Fish, Coke, Health?

The National Health Museum says it will set up shop a few years from now in my hometown of Atlanta.
Written by Dana Blankenhorn, Inactive

Dr. Louis Sullivan, chairman of the National Health MuseumThe National Health Museum says it will set up shop a few years from now in my hometown of Atlanta.

The decision completes a trifecta for the north side of Centennial Olympic Park, where a decade ago my two kids were going to school.

Back then the area was wasted space, part of the gaping void between the spine of downtown and the World Congress Center. Now it features a giant fish tank, the Coca-Cola Museum and (soon) a museum that will tell you to eat the fish and avoid the Coke.

Atlanta business had been seeking a third attraction for years. They tried to bring in a Civil Rights museum but couldn't get the funding. They tried to get a NASCAR museum but lost out to Charlotte.

This time they had an in. Former HHS Secretary (and Morehouse School of Medicine President) Louis Sullivan (above) chairs the new museum's board.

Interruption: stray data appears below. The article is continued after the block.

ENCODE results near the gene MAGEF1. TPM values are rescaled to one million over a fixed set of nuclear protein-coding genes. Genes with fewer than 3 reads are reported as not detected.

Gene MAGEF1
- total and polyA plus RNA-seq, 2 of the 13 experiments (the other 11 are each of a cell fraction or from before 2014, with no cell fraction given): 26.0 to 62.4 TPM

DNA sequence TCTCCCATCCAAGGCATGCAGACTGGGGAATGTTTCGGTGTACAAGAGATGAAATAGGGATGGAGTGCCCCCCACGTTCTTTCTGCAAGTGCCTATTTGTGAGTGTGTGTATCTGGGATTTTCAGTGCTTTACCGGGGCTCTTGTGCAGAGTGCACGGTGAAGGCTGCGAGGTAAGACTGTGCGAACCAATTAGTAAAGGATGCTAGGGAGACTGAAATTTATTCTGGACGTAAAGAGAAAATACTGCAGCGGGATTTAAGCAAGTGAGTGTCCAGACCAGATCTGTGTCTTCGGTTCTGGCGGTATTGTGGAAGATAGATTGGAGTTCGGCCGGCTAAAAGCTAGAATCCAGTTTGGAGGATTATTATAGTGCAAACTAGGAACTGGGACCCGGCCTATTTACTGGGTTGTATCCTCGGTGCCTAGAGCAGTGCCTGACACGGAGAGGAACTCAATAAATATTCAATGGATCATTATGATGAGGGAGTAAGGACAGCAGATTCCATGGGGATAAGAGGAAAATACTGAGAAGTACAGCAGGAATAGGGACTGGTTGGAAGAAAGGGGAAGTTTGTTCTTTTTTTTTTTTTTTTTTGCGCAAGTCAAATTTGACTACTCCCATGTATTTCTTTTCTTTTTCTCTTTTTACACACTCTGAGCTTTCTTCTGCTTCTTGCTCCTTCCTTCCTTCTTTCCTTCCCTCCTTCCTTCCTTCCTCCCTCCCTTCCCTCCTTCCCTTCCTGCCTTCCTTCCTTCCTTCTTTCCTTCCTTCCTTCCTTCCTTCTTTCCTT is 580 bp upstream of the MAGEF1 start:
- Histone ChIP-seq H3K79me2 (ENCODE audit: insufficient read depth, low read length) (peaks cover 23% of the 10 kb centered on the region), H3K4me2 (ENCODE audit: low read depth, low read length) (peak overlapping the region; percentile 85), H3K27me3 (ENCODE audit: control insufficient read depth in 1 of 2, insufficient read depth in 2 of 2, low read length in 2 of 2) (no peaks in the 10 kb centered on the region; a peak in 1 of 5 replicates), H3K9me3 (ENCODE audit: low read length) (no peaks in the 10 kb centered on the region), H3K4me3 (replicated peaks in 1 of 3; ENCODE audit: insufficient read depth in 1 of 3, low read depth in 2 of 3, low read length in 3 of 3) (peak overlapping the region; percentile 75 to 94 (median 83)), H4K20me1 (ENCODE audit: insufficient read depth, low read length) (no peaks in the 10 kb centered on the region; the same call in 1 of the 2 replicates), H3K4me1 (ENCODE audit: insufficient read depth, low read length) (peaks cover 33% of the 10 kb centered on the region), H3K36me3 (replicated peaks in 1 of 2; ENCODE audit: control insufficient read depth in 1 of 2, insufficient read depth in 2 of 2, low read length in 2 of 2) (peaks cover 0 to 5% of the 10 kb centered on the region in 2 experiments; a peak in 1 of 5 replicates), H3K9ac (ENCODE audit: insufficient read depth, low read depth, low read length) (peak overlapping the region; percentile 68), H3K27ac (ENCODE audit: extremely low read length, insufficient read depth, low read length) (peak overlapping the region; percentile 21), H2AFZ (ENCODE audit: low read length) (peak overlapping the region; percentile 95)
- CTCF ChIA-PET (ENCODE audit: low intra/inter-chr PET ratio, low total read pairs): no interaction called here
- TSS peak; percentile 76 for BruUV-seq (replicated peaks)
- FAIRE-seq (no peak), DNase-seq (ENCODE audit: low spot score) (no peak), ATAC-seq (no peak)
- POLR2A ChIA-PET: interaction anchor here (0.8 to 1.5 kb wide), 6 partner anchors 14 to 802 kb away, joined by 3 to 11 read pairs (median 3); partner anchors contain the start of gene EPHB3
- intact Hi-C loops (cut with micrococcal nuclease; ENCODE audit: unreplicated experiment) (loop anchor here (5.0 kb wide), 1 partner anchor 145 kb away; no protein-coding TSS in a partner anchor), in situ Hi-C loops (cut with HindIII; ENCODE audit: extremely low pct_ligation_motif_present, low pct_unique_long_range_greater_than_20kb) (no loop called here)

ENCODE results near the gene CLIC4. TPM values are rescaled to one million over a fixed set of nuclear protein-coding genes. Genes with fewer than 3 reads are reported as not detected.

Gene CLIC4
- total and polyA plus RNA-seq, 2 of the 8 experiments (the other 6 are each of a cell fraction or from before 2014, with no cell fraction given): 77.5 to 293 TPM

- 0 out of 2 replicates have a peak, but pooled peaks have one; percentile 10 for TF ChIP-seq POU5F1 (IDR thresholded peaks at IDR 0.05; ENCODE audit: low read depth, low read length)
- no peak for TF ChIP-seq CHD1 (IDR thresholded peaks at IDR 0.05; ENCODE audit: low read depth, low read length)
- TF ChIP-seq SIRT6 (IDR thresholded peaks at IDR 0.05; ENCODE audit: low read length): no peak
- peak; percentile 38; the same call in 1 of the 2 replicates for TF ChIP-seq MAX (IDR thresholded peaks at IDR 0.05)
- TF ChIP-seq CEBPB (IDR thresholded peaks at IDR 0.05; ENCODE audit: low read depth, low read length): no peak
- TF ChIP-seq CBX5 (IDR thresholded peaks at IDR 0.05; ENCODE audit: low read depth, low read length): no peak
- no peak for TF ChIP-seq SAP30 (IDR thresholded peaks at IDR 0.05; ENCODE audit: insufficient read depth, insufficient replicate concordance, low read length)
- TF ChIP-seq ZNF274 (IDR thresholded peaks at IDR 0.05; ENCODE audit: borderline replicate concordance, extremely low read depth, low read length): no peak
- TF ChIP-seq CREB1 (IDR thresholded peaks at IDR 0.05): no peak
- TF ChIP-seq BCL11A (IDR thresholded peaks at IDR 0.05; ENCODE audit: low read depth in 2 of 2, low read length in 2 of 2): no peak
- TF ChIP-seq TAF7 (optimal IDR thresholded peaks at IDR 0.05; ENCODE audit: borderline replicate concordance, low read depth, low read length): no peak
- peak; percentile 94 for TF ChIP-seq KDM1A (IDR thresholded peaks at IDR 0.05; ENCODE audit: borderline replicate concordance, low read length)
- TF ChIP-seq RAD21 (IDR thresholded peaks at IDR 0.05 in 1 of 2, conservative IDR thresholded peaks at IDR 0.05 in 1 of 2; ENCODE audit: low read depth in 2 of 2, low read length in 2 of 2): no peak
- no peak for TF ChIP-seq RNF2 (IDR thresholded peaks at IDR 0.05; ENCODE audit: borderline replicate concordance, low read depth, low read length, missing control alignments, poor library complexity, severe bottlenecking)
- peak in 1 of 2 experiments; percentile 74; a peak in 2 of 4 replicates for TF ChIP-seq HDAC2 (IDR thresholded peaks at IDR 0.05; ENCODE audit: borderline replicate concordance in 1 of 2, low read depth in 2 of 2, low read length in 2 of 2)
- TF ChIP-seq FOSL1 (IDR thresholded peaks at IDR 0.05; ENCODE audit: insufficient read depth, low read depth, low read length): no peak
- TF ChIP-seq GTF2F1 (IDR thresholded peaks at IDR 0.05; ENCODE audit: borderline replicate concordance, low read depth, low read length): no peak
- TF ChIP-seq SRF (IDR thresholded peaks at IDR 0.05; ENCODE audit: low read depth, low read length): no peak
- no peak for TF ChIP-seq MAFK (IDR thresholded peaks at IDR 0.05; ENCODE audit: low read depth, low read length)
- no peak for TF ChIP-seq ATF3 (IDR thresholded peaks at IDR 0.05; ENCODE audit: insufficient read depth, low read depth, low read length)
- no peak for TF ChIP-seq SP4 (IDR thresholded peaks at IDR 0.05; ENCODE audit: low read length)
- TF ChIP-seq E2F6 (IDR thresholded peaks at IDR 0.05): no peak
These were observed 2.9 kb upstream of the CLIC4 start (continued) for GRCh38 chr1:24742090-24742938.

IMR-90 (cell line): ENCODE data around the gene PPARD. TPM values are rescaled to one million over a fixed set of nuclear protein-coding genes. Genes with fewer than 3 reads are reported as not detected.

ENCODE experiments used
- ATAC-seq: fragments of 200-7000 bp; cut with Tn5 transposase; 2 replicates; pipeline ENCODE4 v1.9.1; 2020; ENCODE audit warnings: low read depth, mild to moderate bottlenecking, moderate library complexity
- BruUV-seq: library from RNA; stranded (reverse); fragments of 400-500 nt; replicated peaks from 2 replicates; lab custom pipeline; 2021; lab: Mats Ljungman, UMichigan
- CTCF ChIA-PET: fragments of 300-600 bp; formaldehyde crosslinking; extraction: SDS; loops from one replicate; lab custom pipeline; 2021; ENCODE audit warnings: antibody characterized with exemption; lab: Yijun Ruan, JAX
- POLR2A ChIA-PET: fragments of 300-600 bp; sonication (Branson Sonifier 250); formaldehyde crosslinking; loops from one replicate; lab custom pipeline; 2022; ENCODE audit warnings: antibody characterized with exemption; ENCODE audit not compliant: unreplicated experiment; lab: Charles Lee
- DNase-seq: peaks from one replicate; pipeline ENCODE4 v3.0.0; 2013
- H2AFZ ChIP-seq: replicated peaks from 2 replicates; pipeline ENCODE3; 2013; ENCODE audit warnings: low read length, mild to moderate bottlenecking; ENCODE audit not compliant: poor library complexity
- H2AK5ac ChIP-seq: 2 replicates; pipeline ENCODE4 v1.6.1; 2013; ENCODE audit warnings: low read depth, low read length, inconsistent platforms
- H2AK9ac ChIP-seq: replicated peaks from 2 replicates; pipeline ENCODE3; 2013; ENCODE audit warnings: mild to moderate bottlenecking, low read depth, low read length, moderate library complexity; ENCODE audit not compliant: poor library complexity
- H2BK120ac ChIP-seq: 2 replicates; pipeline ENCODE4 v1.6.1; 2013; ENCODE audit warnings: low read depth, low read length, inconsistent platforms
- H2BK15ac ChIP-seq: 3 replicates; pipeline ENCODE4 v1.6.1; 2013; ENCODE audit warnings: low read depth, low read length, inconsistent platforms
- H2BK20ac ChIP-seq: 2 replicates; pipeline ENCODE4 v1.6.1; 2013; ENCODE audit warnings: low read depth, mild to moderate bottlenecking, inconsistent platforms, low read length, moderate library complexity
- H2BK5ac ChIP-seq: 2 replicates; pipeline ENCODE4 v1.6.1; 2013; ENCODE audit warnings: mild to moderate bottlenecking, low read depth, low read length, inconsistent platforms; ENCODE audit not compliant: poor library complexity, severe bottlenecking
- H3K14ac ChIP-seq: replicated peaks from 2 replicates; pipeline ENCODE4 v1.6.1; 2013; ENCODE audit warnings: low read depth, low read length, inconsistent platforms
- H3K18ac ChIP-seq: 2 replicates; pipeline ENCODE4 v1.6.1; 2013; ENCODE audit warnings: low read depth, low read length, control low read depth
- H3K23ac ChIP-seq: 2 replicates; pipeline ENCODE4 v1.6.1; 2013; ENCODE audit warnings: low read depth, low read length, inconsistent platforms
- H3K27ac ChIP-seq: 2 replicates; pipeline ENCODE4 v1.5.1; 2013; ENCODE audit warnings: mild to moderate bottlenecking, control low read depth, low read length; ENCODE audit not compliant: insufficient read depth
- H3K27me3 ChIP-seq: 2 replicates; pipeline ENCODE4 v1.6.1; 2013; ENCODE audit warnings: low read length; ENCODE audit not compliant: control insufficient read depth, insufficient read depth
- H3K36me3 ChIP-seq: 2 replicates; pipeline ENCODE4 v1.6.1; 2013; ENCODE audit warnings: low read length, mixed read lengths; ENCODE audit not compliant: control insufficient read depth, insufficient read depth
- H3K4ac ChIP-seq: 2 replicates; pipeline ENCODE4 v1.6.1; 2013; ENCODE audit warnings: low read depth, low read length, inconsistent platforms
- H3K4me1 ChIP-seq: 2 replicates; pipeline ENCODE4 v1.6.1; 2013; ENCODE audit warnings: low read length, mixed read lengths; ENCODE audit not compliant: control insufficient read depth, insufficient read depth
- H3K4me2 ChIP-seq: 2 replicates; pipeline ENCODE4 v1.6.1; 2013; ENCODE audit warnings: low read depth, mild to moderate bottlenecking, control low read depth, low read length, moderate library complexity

The local fishwrap says the $250 million facility will serve as a stage for international health events. It will sit between the 2 million square foot World Congress Center and the old Atlanta Market Center, now called America's Mart.

The city also has tens of thousands of hotel rooms within an easy train ride of the site.

Chinese readers should know this is actually a legacy of the 1996 Atlanta Olympics, during which Centennial Olympic Park was built from what had been a warehouse district. Many of the hotel plans and tourist ideas date from that period.

The land on which the fish tank and the Coke museum sit was acquired by the Coca-Cola Co. around that time, ostensibly for a new headquarters. The main Coke tower is a half-mile north of the site, at North Avenue and Marietta Street.

The museum's concept brochure says the attraction will live in both meat space and cyberspace. There are a number of Web hosts and telecom hotels in the area of the site.

The architect will be Moshe Safdie, an Israeli-born Canadian best known for the Habitat '67 project and a book called The City After the Automobile. Given that the site is along one of my favorite Sunday bike routes I'm up for that.

Unlike NASCAR, the National Health folks did not say they were interested in shaking down the city for money. That's good, we don't have any. The AMA and major health companies are all listed as contributors.

But a Founder's Campaign fund-raising exercise is ongoing, and my guess is you'll see the Woodruff Foundation, Coca-Cola, UPS and the Home Depot all there before long.

So if you Beijing readers wonder this summer whether all the trouble of hosting an Olympics is worthwhile, the answer to that question is yes. Oh, yes.

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